Samples shall be received by the laboratory a maximum of five days after sampling occurred. This is required to ensure sample hold times are met.

5.2 Special Monitoring

A review of emerging water quality parameters is to be completed on a yearly basis. Parameters that are determined to have potential impact for Newfoundland and Labrador are to be scheduled for special monitoring to determine the possible extent of the emerging parameter. On a site-specific basis emerging parameters are to be considered when there is a potential concern of a water quality parameter throughout the year. Emerging water quality parameters are to be added to the monitoring schedule as required.

Special monitoring shall be completed in the event of water quality issues, contamination events, special studies, evaluation of compromise to water distribution systems, environmental monitoring, pilot monitoring, or any other issue deemed necessary for water quality monitoring.

6.0 Drinking Water Quality Reporting

6.1 Exceedance Reports

Exceedance reports shall be provided to all communities when a laboratory result is above the Guidelines for Canadian Drinking Water Quality for contaminant parameters. These reports shall be faxed and/or mailed to the community as soon as the results are received by the Department. The community shall acknowledge the correspondence and fax and/or mail a signed copy of the exceedance report to the Department. An email shall be sent to the Medical Officer of Health, Health and Community Services, Government Services and Municipal Affairs to inform them of the water quality exceedance. A confirmation sample shall be collected for any community that has no history for that exceedance. The community shall be informed of the results of the confirmation sample by fax and/or mail.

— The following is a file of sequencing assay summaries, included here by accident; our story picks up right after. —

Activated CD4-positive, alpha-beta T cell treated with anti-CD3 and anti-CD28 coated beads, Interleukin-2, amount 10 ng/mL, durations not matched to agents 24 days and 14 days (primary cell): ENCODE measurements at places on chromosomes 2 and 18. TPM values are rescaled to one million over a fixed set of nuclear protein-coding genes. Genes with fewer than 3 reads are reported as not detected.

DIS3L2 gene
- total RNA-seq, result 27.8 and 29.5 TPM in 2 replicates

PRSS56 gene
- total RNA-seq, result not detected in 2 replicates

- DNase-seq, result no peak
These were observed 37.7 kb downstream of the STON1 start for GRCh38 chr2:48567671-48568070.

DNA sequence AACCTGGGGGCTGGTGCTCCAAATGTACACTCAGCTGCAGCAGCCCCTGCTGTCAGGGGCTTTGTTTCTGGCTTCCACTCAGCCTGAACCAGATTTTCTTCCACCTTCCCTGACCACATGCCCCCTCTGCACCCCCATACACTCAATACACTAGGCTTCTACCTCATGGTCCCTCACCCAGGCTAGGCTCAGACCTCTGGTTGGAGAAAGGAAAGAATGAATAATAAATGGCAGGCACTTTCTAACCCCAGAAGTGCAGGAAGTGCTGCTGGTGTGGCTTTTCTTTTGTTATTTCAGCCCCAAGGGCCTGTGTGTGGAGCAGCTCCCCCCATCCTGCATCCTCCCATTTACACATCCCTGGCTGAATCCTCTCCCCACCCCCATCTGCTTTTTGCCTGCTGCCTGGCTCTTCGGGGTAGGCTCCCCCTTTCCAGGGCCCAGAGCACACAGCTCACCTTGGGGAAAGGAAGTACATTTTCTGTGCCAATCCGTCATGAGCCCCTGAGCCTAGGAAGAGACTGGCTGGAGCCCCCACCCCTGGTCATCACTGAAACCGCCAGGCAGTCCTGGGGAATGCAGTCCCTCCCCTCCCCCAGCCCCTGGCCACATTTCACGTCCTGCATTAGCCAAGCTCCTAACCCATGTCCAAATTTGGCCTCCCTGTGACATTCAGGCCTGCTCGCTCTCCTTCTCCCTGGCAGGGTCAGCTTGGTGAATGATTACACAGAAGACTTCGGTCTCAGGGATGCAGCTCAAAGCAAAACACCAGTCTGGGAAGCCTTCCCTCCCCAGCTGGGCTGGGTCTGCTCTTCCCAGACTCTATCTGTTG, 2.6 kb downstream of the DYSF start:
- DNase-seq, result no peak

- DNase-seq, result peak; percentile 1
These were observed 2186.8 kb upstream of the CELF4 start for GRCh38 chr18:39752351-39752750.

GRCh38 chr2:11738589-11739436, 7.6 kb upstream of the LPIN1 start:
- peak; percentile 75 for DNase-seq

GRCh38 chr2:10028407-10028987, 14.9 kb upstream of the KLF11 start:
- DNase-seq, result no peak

6.2 Seasonal Drinking Water Quality Reports to specific communities

All communities with public water supplies shall be provided an interpretative report for any seasonal monitoring conducted. This report will clearly indicate any exceedances of parameters from the Guidelines for Canadian Drinking Water Quality.

6.3 Annual Drinking Water Quality Reports

All communities with public water supplies shall receive an annual interpretative report for all drinking water quality monitoring activities conducted during the calendar year. This report will clearly indicate any exceedances of parameters from the Guidelines for Canadian Drinking Water Quality.

6.4 Annual Drinking Water Safety in Newfoundland and Labrador Reports

A drinking water safety report shall be published annually which outlines accomplishments and activities under the Multi-Barrier Strategic Action Plan for drinking water safety. All communities shall be provided with a copy of the Annual Drinking Water Safety report when it is published.

6.5 Web Documents on Drinking Water Quality

Chemical drinking water quality monitoring schedule shall be published on the WRMD website at the beginning of each fiscal year. This schedule will detail the planned monitoring for the fiscal year for each public water supply. The schedule shall include the type and frequency of monitoring. Drinking water data for the preceding year is available on the WRMD website: